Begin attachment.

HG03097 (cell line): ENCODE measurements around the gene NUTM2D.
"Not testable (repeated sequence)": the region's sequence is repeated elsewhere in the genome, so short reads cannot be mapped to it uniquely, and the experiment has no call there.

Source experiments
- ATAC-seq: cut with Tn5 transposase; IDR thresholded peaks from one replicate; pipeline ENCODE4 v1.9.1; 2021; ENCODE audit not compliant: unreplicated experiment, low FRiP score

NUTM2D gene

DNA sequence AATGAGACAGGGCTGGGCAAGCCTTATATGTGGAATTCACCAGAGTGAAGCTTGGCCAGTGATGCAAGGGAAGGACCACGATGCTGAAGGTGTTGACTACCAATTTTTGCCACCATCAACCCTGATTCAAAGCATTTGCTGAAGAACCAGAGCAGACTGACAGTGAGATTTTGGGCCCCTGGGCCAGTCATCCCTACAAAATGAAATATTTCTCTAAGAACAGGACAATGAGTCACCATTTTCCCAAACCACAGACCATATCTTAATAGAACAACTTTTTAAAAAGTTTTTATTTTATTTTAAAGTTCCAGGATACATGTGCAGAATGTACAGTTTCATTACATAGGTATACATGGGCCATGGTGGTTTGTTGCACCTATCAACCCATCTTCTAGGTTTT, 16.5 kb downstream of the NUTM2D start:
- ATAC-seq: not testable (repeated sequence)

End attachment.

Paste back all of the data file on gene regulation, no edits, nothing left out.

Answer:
HG03097 (cell line): ENCODE measurements around the gene NUTM2D.
"Not testable (repeated sequence)": the region's sequence is repeated elsewhere in the genome, so short reads cannot be mapped to it uniquely, and the experiment has no call there.

Source experiments
- ATAC-seq: cut with Tn5 transposase; IDR thresholded peaks from one replicate; pipeline ENCODE4 v1.9.1; 2021; ENCODE audit not compliant: unreplicated experiment, low FRiP score

NUTM2D gene

DNA sequence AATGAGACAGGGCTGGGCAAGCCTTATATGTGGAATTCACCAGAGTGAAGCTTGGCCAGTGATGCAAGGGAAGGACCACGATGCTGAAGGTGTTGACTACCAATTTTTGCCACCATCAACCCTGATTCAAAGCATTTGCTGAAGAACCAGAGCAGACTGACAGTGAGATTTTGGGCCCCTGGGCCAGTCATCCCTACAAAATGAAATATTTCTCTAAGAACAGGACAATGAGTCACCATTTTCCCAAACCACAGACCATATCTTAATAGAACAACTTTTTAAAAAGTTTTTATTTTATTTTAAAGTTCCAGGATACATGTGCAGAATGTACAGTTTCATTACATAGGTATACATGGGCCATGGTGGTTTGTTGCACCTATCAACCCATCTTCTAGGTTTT, 16.5 kb downstream of the NUTM2D start:
- ATAC-seq: not testable (repeated sequence)